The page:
Here is the situation.. I need to tell my friend that if he doesn't eat the food that he got from home by noon then the following happens...

  1. If you don't eat by noon then it will be wasted.
  2. If you don't eat by noon it will get wasted..

If the second sentence is correct , please explain in detail why it is correct..


In British English at least, in my experience, we don't use "get wasted" to talk about food or drink or tickets, or anything like that. The only thing that would get wasted in that sort of sentence is a person. A person "gets wasted" by consuming a considerable quantity of mind-altering substance(s).

"The food will get wasted" gives me very strange mental images.

On the other hand, "be wasted" would be understood, but still not idiomatic. The idiomatic phrase, in everyday British English, is go to waste.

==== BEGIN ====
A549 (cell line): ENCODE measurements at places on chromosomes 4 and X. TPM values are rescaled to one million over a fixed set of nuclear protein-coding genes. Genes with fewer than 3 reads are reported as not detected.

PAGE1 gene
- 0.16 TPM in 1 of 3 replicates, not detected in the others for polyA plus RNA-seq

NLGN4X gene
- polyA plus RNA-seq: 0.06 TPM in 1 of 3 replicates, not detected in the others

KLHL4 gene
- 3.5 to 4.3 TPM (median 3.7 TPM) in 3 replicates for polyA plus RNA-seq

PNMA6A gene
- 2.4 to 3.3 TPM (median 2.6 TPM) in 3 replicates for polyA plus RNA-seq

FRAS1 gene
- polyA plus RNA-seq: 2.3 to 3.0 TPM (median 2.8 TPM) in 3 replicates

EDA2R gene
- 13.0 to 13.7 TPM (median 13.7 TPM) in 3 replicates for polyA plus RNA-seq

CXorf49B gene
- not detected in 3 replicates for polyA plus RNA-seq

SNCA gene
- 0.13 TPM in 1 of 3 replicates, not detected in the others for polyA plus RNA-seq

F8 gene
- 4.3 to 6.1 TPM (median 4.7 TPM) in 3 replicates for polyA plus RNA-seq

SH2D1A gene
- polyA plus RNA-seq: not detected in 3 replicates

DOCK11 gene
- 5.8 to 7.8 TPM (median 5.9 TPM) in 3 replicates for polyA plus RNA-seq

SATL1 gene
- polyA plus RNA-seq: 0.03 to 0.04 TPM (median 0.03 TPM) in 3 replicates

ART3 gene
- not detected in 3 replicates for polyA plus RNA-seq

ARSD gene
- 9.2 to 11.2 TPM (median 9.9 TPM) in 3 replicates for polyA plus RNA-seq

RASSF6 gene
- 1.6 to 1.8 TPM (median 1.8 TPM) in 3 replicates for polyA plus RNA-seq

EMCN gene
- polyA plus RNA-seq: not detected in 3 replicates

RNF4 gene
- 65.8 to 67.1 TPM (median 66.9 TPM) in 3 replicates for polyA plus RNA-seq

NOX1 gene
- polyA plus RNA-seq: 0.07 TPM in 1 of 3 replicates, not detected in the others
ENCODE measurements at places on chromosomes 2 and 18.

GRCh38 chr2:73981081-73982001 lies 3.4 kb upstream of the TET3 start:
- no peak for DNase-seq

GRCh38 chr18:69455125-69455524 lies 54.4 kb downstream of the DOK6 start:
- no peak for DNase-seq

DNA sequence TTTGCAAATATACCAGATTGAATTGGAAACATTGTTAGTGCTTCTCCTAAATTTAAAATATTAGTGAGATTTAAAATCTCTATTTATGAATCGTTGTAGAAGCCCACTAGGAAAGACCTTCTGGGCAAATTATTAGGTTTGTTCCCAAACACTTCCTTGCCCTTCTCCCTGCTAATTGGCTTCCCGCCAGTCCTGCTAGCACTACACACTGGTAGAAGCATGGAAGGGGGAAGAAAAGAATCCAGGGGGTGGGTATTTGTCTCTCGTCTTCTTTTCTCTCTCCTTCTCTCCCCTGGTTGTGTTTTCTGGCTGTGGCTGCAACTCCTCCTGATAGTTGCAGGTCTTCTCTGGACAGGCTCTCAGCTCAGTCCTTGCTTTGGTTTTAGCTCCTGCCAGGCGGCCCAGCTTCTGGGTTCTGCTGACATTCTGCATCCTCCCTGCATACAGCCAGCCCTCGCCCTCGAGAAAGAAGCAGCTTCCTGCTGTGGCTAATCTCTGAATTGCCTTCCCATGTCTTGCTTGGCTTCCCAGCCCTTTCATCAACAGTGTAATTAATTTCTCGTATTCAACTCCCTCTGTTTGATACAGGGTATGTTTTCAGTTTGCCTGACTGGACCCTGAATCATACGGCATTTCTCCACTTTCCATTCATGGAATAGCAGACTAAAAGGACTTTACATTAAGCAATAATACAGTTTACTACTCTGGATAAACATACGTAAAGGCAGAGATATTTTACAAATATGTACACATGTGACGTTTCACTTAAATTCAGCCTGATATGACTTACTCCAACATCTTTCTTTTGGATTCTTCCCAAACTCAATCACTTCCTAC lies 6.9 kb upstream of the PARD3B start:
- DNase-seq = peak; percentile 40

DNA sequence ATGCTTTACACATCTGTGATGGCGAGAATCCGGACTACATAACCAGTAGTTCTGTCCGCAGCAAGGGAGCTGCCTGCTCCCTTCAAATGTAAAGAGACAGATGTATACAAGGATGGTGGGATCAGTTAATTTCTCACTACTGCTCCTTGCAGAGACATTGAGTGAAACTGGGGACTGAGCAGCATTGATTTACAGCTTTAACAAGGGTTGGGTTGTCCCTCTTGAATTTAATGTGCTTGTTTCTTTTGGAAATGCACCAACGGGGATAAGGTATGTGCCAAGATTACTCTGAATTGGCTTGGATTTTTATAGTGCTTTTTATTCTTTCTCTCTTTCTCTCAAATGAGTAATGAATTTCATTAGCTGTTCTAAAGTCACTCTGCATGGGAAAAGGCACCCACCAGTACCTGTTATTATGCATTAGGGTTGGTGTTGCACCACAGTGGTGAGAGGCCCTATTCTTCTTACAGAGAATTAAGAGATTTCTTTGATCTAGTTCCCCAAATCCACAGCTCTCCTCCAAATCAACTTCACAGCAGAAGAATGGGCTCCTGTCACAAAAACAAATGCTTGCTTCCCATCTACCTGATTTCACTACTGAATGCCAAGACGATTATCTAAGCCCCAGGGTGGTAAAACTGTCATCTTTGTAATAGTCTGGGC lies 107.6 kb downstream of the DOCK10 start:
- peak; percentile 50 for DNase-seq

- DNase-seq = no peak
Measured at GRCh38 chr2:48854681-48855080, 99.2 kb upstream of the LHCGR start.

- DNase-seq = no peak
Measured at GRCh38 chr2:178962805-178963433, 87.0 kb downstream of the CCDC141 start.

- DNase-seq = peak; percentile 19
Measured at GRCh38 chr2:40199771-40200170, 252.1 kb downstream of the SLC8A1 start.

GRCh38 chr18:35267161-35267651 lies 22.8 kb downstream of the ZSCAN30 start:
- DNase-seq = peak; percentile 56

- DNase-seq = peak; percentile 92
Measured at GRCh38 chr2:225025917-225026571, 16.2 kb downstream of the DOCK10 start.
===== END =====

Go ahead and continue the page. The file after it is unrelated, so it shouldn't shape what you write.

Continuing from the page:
If you don't eat it by noon, it will go to waste.

  • What would be the correct sentence otherwise? – santhosha Mar 15 '19 at 11:41
  • 1
    Well, I would say "if you don't eat it by noon, it will go to waste" or "if you don't eat it by noon then it will go waste". – SamBC Mar 15 '19 at 11:51
  • @SamBC I would only say "go to waste". Never "go waste". I am a British English speaker. I might well say "if you don't eat it, it will be wasted". – Michael Harvey Oct 8 '20 at 10:21

Your Answer

By clicking “Post Your Answer”, you agree to our terms of service, privacy policy and cookie policy

Not the answer you're looking for? Browse other questions tagged or ask your own question.